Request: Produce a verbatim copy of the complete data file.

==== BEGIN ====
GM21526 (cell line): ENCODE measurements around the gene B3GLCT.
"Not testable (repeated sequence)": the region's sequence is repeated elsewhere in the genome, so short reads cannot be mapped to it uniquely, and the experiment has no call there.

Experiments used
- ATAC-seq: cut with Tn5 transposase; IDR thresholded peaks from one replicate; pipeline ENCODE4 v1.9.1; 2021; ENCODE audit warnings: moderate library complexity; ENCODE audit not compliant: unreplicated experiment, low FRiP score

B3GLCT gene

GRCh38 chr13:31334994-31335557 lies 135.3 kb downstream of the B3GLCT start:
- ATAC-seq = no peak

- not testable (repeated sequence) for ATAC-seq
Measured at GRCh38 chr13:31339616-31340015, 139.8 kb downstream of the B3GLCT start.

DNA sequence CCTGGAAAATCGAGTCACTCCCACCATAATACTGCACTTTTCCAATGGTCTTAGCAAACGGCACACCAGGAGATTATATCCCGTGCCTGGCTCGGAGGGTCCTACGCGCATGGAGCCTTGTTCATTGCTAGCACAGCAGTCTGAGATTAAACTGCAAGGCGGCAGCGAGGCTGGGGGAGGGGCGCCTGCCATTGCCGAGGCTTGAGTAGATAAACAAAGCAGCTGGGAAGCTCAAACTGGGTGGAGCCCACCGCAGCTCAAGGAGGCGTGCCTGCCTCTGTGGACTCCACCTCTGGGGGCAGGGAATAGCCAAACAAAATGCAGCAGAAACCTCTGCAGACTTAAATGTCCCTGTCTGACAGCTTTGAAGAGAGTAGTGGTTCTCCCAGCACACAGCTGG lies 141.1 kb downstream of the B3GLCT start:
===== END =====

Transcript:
GM21526 (cell line): ENCODE measurements around the gene B3GLCT.
"Not testable (repeated sequence)": the region's sequence is repeated elsewhere in the genome, so short reads cannot be mapped to it uniquely, and the experiment has no call there.

Experiments used
- ATAC-seq: cut with Tn5 transposase; IDR thresholded peaks from one replicate; pipeline ENCODE4 v1.9.1; 2021; ENCODE audit warnings: moderate library complexity; ENCODE audit not compliant: unreplicated experiment, low FRiP score

B3GLCT gene

GRCh38 chr13:31334994-31335557 lies 135.3 kb downstream of the B3GLCT start:
- ATAC-seq = no peak

- not testable (repeated sequence) for ATAC-seq
Measured at GRCh38 chr13:31339616-31340015, 139.8 kb downstream of the B3GLCT start.

DNA sequence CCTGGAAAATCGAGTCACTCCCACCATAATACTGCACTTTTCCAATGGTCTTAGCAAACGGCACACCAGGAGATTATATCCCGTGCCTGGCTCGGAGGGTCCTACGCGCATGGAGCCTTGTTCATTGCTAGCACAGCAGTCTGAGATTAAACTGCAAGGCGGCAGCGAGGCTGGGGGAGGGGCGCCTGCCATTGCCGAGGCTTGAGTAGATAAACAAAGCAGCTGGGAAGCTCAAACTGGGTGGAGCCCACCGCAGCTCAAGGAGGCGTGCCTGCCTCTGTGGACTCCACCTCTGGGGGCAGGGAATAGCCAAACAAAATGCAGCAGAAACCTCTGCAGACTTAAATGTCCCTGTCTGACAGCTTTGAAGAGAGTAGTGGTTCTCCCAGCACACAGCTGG lies 141.1 kb downstream of the B3GLCT start: